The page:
She was there to see the girl in the next room from mine, a friend and a fan. And my first thought was how very, very tiny she was – barely five feet three in massive heels, dwarfed by shopping bags and a bunch of violent pink crepe-wrapped roses. Tiny and fragile-looking, all desperate smile and thin hair bleached back to its natural pale strawberry-blonde, Geri Halliwell had been in the press all year, and still is, thanks to a much-touted recovery! from anorexia, bulima and other lapses in celeb inscrutability. Through the haze of numb, sour fear that dogged those hospital days I remember thinking: that’s Ginger Spice. That pale, frantic creature is the same girl whose posters I had on my walls, whose feisty, pumped-up pop smashes were the first singles I ever bought with my pocket money. That’s Girl Power, right there. There it goes.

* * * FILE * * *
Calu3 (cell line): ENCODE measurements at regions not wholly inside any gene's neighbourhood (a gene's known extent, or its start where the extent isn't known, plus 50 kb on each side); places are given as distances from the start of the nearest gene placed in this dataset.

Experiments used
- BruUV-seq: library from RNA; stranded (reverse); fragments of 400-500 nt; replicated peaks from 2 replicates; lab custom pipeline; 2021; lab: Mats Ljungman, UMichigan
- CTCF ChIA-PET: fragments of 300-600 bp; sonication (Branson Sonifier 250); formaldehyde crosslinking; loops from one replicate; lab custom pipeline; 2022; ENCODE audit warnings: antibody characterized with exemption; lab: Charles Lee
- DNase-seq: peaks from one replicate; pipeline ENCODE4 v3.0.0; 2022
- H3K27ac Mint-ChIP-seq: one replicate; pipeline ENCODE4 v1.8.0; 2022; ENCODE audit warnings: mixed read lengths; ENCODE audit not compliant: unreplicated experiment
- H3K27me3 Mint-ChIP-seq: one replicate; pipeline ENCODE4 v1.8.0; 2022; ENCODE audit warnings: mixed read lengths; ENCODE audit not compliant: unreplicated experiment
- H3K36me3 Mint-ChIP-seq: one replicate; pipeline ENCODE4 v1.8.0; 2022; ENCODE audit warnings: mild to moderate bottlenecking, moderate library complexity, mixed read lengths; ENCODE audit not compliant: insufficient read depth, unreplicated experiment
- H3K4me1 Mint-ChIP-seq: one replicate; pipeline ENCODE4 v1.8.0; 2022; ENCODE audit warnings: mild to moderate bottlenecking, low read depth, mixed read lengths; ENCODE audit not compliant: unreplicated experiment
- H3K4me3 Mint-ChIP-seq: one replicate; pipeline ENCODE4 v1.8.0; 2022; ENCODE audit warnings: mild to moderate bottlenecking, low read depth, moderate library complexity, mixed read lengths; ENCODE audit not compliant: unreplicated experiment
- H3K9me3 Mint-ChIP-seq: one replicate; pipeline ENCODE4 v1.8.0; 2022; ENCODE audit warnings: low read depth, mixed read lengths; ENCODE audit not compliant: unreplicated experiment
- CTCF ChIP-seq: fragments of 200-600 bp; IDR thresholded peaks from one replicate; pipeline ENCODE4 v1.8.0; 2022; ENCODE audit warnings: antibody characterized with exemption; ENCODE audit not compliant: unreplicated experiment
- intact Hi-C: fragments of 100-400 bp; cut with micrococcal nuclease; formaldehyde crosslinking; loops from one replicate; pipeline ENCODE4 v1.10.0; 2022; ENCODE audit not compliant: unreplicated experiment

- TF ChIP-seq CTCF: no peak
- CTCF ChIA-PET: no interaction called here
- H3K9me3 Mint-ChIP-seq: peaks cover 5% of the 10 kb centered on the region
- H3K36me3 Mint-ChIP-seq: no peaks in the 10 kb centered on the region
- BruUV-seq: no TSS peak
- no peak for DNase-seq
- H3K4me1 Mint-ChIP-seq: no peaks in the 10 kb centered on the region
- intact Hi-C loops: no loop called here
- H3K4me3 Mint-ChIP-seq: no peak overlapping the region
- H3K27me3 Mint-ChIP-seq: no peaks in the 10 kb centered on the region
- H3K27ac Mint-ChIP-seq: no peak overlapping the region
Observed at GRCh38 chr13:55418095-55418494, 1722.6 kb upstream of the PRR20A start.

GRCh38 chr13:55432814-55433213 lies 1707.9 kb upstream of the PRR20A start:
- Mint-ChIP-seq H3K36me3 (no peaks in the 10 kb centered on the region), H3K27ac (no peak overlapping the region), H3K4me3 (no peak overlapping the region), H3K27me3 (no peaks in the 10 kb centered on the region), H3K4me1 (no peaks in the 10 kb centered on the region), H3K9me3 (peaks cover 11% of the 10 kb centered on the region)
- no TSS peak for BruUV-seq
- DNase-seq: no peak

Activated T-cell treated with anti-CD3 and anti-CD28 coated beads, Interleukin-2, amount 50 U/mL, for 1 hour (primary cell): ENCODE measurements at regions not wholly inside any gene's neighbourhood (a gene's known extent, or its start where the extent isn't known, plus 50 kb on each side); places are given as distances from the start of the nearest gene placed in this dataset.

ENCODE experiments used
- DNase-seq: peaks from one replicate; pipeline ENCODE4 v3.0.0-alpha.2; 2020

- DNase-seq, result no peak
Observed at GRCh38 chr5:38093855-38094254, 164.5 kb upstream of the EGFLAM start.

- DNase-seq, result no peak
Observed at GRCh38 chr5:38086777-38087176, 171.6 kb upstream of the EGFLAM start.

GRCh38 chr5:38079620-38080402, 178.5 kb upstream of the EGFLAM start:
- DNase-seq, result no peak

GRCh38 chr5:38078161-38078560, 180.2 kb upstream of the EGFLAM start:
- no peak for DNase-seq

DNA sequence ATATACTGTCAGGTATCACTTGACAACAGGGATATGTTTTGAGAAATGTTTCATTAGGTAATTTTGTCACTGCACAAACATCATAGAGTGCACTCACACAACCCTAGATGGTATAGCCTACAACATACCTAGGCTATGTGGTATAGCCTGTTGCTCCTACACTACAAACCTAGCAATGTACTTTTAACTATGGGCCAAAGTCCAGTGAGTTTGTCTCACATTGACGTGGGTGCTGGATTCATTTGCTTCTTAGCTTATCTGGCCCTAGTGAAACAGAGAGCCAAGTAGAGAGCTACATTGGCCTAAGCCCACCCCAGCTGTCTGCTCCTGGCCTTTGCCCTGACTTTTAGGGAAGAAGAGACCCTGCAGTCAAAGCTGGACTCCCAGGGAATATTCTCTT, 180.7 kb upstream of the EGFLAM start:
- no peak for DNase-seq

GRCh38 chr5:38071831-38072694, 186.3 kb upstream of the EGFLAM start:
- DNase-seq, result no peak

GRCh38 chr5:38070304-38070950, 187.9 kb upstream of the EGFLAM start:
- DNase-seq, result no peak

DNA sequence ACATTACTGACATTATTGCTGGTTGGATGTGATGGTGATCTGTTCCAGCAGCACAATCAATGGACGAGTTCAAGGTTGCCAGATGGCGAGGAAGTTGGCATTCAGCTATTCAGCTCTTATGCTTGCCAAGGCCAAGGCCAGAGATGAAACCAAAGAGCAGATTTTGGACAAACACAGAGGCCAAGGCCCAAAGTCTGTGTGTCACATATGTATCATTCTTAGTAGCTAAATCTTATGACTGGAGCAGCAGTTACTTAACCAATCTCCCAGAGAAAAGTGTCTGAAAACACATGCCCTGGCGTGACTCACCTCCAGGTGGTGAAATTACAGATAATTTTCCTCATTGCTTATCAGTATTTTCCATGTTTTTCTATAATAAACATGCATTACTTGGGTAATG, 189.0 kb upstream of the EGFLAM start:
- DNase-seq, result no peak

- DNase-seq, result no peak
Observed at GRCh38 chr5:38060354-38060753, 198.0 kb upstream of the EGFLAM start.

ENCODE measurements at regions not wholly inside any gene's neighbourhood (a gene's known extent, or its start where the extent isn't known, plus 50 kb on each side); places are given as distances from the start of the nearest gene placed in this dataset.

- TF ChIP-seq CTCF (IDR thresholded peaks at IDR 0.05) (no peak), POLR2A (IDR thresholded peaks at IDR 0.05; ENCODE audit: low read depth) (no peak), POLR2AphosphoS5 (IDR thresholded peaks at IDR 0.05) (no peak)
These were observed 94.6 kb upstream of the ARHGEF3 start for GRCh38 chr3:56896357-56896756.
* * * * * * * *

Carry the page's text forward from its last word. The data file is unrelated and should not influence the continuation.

How sad, and how empty it all seems now. In 1996, we were told that anything was possible. Girls were powerful! Girls were sexy! Girls were marketable! You could be anything you wannabeed! Fast forward twelve years and the record is scratched and broken, the Spice Girls themselves bleached by years of pap-dashes into wasted, desperate husks of the energetic, ballsy girls we once thought we knew. We made ourselves into products again the instant empowerment was wrenched away from the feminist movement and assaulted with price-tags, we were consumed; we consumed ourselves. Femininity was for sale, and too much of it made us sick. Sick of ourselves, sick of our lives, sick of looking forward to another twenty years of hard sell until we could no longer pretend that we were young and available and found ourselves consigned to the scrap-heap with the computer shells, splitting bin-bags and acid-leaking fridges.